It seems that sometimes we have to choose what to believe because scripture contains mutually exclusive statements. While many Biblical commentators suggest that we should interpret "scripture in light of scripture" --though there is wisdom in this--sometimes this forces an alien view on a text itself and reads a passage in a way it was never intended to be. In some instances, scripture is better described as tempering other scripture (e.g. James on faith and works in Paul) and in some cases, directly opposing it. We see this with Jesus' statement on divorce. In the Old Testament, the Mosaic law permitted husbands to divorce their wives as long as they gave them a certificate of divorce. Jesus doesn't agree:
Matthew 5:31-32 "It was also said, 'Whoever divorces his wife, let him give her a certificate of divorce.' 32 But I say to you that anyone who divorces his wife, except on the ground of sexual immorality, causes her to commit adultery, and whoever marries a divorced woman commits adultery. [See also Matthew 19:2-9, Mark 10:1-9, Luke 16:18 and 1 Cor 7:11]John Meier highlights how astounding this is:
"By completely forbidding divorce, Jesus dares to forbid what the Law allows--and not in some minor, obscure halakic observance but in one of the most important legal institutions in society. He dares to say that a man who duly follows the Law in properly divorcing his wife and marrying another woman is in effect committing adultery. When one stops to think what this involves, Jesus' prohibition of divorce is nothing short of astounding. Jesus presumes to teach that what the Law permits and regulates is actually the sin of adultery. That is, precisely by conscientiously following the Torah's rules for divorce and remarriage, a Jewish man commits a serious sin against one of the commandments of the Decalogue, the commandment against adultery (Exod 20:14; Deut 5:18). This is no small matter; it is, at least according to the Pentateuch, a capital offense." [A Marginal Jew, Volume IV]It is clear the Mosaic law permits divorce so it seems some wanted to ensnare Jesus by putting him at odds with the Torah. He does flatly rejects a normative practice that the Old Testament regulates and condones but he does so by appealing to other parts of scripture. For example, in Matt 19 he is shown as appealing to the created order in the Garden story as justification for his views on marriage. God made them male and female and let no person separate what God has joined. This goes beyond Jesus simply "intensifying the Torah." He is eliminating part of it completely. For me, this incident suggests God has accommodated scripture at times and it may contain rules that go along with cultural truths no longer applicable to us. Jesus said Moses permitted this "because your hearts were hard." It would be hard to defend the notion that the account presumes the situation has changed. Jesus still thinks their hearts are hard but unlike Moses (the Mosaic law actually comes from God!) Jesus doesn't care.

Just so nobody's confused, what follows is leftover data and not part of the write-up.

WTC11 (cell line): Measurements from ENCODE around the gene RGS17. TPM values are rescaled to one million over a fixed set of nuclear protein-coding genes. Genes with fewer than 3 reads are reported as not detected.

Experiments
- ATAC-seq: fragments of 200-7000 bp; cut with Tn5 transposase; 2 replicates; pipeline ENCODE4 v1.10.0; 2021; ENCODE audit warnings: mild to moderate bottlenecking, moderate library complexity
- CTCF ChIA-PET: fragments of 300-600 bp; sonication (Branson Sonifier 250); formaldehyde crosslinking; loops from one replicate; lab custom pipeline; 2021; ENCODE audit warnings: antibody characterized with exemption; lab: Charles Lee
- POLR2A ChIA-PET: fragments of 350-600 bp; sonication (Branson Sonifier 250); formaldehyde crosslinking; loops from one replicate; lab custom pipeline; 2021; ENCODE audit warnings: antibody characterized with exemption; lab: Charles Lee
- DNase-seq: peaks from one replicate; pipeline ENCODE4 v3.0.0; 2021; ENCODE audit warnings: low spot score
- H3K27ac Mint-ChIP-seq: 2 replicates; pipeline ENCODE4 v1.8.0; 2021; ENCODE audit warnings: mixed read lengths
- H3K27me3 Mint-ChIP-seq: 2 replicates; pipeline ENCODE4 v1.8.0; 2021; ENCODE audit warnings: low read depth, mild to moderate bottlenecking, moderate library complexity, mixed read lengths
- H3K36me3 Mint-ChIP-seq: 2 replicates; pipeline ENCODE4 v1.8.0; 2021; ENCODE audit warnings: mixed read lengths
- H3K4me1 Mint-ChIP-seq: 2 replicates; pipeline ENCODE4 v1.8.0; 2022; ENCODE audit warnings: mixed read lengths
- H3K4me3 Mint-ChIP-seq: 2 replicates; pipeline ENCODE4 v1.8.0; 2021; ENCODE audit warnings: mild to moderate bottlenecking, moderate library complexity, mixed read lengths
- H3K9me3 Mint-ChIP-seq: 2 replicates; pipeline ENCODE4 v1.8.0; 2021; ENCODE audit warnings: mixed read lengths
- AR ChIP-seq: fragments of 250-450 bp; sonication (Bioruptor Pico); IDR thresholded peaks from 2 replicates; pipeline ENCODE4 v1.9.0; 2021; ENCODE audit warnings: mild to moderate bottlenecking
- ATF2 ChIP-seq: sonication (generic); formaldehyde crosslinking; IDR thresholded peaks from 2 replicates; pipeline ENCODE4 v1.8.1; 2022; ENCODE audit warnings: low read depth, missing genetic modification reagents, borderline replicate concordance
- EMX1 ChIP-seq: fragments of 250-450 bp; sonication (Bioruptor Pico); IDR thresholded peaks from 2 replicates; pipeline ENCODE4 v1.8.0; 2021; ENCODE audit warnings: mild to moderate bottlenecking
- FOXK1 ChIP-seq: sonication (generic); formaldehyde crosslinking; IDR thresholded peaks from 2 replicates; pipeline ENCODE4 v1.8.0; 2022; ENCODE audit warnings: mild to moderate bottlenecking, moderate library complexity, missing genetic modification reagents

Yet you ask, 'Why does the son not share the guilt of his father?' Since the son has done what is just and right and has been careful to keep all my decrees, he will surely live. 20 The one who sins is the one who will die. The child will not share the guilt of the parent, nor will the parent share the guilt of the child. The righteousness of the righteous will be credited to them, and the wickedness of the wicked will be charged against them.